Book review: Women Out of Water

Women Out Of Water

Women Out of Water

Sally Cranswick

Modjaji Books

Review: Karen Watkins

Show, don’t tell. Learning how to show, don’t tell in writing is one of the most difficult – and important – parts of writing.

Sally Cranswick is astoundingly adept at this as well as plot, structure, pace and theme.

This series of nine stories are as varied in the subject matter as they are in length – some are a couple of pages long, others are lengthy – and yet leaving you wanting more.

There is a common thread woven through each story – women – hence the title.

And yet it’s not just a book for women and should appeal to everyone. Cranswicks’ style is also flexible.

Such as Freedom: One Day At A Time, where she has used single word sentences: Lock door. Quiet. Dark. Alone. Sticky fingers. Crisps. Headache. Damp. Flat. Smell. Body. Not tired, but tired. The punchy, funky, upbeat prose of musicians creates all the elements of drama and focus.

My favourite is Horse, a story about Alma, 88 whose son is breaking in a thoroughbred stallion. But he’s going about it all wrong. The horse escapes. Packing a few essentials and carrying her cane Alma sets off to track the horse through the farm she knows so well. Her search is a time for contemplation as she relives her past and finds strength within.

The horse is a salvage in her life. Horse was longlisted for the Paris Literary Prize in 2011 and was published by the Novella Project in 2012.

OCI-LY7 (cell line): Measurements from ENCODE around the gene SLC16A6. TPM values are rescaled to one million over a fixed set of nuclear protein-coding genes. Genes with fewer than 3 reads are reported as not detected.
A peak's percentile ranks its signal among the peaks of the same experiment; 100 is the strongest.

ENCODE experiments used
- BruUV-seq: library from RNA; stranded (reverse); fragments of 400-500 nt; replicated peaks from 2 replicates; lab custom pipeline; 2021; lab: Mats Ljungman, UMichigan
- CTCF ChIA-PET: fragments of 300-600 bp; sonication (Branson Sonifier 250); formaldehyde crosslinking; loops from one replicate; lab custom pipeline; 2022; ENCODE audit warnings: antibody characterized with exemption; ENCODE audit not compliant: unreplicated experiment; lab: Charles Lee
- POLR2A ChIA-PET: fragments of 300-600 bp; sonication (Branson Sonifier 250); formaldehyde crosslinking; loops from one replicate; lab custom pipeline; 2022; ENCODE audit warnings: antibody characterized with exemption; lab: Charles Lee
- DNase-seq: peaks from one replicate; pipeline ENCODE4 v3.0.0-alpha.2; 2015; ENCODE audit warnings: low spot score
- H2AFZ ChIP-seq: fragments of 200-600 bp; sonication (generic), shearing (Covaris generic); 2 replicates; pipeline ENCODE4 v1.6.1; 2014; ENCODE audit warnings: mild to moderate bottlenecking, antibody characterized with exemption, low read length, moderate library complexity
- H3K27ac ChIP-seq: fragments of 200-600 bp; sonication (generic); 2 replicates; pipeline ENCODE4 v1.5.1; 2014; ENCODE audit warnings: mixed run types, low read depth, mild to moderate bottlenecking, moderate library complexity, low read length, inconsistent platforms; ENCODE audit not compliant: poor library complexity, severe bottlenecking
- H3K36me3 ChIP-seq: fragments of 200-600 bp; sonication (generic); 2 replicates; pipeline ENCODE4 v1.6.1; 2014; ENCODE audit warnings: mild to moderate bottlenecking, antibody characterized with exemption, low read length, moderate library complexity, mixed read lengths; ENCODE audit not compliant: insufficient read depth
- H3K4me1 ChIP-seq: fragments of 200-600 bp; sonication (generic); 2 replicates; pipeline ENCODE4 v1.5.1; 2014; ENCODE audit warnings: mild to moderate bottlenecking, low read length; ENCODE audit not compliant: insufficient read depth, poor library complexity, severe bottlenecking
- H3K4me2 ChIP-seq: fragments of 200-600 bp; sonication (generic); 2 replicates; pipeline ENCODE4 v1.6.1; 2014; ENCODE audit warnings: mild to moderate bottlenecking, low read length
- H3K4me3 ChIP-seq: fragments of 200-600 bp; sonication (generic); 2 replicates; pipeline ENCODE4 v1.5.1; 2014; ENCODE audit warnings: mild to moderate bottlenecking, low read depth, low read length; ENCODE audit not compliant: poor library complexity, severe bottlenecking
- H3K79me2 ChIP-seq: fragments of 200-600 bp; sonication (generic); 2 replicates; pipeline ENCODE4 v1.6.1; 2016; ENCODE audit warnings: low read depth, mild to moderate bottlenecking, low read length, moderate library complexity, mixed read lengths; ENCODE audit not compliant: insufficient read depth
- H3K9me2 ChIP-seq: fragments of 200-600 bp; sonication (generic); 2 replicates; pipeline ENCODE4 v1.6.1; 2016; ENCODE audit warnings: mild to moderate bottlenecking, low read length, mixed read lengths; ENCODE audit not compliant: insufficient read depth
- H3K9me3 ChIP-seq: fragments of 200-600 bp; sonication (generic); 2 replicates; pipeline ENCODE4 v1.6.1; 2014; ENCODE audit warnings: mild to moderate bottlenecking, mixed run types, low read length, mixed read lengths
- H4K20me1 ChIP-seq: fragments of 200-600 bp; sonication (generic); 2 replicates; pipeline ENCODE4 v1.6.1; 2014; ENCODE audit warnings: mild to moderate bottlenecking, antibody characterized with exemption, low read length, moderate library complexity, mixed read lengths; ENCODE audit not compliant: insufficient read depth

And yet another favourite is Mother, the story of a young woman who leaves her corporate job. She dreams of making the perfect shiraz. As her marriage disintegrates she buys a neglected farm, gives birth to Finn, plants vines. This is a riveting and yet heart rending story showing a woman’s strength and courage in adversity. And it must have taken hours of research.

And then there is Trade. The story of women traded into prostitution. It’s about Luca who hears the sound of her name, walks down a hallway hearing a man’s footsteps behind her. Luca, whose one wish is to marry a prince. It’s not an easy read or to follow as the story appears to jump between timelines but this does not detract from the tragedy of the topic.

Other stories are about a mother who leaves her war-torn home to seek safety for herself and her daughter. There are two stories with a begging theme. Bread was published in POWA’s 2012 anthology, Breaking the Silence: Sisterhood.

This book is a keeper. You are sure to thoroughly enjoy and savour each of these exquisitely written stories and return again and again.